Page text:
Of the common human values Freedom is pretty high on my list.Â When I moved to Colorado in 1997, after training in Kenpo et al since 1984, and opened my own martial arts school I felt free to explore any martial art I could get my hands on, and I did.Â Upon arriving in Colorado I checked out the Kenpo scene, met and trained with some very high-level Silat teachers and got into the MMA/groundfighting craze.Â I was doing the standard JKD/cross-training thing and as part of that I wanted to continue my weapons training in the Filipino martial arts.Â I had a friend and teacher, Al McLuckie, who I met through my Kenpo teacher, and immediately invited him to come out and teach at my school.Â (Al had an excellent reputation in Filipino and Kenpo circles)
I first met Al in Chicago when I was a kid training at Dragon Wind Kenpo Karate with Lee Wedlake.Â When I moved to Florida to train at Mr. Wedlakeâ€™s new school in Fort Myers, Al frequently flew down to teach Filipino martial arts seminars and we re-connected.Â I thoroughly enjoyed learning and working with Al and looked forward to every training session.Â I knew that I wanted to train more with Al and put some intense effort to master his weapons work.
In early 1999 Al came to Longmont for a seminar on stick and knife work.Â Â Now I had been training in Filipino arts with Al, Huk Planas of Kenpo fame as well as a couple of seminars, including some taught by the late Edgar Sulite and martial arts legend Dan Inosanto.Â I knew Filipino arts and what Al showed that day was definitely something strange and different.Â I loved it!
After the seminar we were having dinner in Boulder and Al told me he has a confession to make.Â He was hesitant about what he was about to say because he was afraid I wouldnâ€™t have him come back to teach.Â Before he told me he prefaced his confession with the fact that he lost students because of what he was about to tell me.Â Here I am waiting for the worst, but really intrigued.Â Alâ€™s big confession was…he wasnâ€™t teaching me Filipino martial arts, he was teaching Russian Martial Art!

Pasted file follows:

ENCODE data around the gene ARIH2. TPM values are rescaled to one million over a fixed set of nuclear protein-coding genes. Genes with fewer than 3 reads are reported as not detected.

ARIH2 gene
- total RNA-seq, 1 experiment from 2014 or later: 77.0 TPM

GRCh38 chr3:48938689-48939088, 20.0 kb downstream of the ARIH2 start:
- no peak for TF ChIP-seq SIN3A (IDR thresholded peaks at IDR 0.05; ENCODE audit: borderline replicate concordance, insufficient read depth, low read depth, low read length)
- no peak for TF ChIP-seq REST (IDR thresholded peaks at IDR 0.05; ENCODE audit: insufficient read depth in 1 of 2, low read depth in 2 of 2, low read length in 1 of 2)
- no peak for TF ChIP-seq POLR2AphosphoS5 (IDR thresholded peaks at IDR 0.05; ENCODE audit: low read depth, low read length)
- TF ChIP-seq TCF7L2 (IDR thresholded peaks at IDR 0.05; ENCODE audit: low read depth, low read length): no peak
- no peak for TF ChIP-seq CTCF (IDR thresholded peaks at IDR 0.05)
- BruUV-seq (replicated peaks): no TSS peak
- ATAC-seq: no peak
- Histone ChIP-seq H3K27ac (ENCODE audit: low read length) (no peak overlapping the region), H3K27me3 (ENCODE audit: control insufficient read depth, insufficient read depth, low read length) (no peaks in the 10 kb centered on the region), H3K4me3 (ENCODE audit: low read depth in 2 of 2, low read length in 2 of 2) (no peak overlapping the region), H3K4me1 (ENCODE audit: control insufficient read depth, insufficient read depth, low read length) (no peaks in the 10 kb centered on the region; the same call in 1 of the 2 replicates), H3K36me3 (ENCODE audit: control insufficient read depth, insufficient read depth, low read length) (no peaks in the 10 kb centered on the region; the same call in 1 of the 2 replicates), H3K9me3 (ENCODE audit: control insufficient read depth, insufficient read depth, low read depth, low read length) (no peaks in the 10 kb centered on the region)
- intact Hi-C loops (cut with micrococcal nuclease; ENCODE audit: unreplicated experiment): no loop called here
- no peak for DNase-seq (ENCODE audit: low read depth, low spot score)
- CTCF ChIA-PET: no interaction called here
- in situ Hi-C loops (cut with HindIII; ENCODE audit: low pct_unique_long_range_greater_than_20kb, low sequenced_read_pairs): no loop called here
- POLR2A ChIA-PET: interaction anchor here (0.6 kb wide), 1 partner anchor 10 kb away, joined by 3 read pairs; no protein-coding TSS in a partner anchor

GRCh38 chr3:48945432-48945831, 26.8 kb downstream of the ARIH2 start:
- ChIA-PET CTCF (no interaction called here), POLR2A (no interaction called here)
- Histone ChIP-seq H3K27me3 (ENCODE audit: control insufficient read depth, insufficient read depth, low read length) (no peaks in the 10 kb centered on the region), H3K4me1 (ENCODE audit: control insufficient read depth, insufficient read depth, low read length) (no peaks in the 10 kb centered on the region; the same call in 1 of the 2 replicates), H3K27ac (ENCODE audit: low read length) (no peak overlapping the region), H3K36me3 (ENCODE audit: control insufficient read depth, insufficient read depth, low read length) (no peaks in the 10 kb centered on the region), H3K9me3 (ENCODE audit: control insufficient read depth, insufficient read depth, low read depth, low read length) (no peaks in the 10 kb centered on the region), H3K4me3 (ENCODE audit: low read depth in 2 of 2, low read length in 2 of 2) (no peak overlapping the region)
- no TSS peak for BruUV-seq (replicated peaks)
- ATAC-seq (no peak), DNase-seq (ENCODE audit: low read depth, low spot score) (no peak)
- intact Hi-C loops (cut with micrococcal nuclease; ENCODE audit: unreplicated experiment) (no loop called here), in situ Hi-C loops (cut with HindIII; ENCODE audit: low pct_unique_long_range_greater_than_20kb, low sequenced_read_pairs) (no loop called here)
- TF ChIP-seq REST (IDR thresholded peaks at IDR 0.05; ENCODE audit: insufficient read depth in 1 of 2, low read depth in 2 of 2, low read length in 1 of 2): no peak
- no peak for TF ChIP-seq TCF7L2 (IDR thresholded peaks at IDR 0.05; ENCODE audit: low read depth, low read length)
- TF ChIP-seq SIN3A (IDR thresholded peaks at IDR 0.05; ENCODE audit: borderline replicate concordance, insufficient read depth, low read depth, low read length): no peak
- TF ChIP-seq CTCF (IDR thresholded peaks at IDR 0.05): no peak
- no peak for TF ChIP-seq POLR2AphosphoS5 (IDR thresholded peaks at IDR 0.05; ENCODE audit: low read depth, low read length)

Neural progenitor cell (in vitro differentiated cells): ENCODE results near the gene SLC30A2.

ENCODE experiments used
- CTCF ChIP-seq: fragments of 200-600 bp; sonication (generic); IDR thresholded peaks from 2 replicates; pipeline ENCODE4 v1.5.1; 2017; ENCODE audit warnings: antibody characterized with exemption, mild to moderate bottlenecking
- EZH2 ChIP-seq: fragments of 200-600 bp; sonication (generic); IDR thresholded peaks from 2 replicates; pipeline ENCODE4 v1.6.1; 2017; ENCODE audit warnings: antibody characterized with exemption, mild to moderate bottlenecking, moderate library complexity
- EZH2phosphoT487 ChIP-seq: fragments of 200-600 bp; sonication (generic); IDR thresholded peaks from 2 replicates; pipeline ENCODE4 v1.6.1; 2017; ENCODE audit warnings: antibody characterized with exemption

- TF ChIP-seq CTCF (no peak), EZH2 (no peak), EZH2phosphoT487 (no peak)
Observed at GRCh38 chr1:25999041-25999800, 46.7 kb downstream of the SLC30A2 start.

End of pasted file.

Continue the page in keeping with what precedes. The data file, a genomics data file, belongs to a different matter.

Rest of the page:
I about laughed in his face, I think I did, as I couldnâ€™t really care less what he was teaching or where it came from–because it was incredible!Â I had been on this mixed martial art path, take the best from every art kind of thing but I knew that something didnâ€™t seem quite right about that idea.Â I was trying to go beyond techniques, not just learn more of them and have my brain fight about which technique from which art I should use while under attack.Â I was at that â€œthere has to be something more than this, something that makes this all clickâ€ point of my training.Â I also realized that my current training was yielding diminishing marginal returns, an economics term meaning that I was getting less and less skill out of more and more effort.
I know Al was experiencing the same diminishing returns in his training too, so that when he came out of nowhere with a quantum leap in skill and martial arts ideas I knew something was up.Â I remember thinking to myself, â€œwhere did all this come fromâ€?Â His revelation explained it.
An interesting aside to this tale is that a noted Indonesian martial artist attended a few of Alâ€™s seminars and loved everything Al taught, until Al said it wasnâ€™t Filipino but Russian.Â He abruptly stopped training and went back to what he knew while, oddly, writing an article in Black Belt about the value of relaxation in training.Â After seeing this I understood Alâ€™s fears of losing students.Â Again, my view was who cares what you call it, it works.
Al told me his Systema story and pointed me to Vladimir Vasiliev who I found out had a few Systema instructional tapes available.Â I ordered everything he had that Monday morning.Â When the tapes came in the mail I literally watched each tape one right after the other.Â I couldnâ€™t get the next tape in the VCR fast enough.Â When I had watched every one I started over.Â I did this at every opportunity for the next week.
After I had bombarded my brain with Systema, and started dreaming it,Â I started teaching Systema in all my classes.Â I stayed late and started scheduling extra classes and seminars just to have the chance to keep working it.Â I hadnâ€™t even met Vladimir at this point and already knew I would do whatever it took and pay whatever price to excel at Systema.Â Then, I met Vladimir which is a story in itself!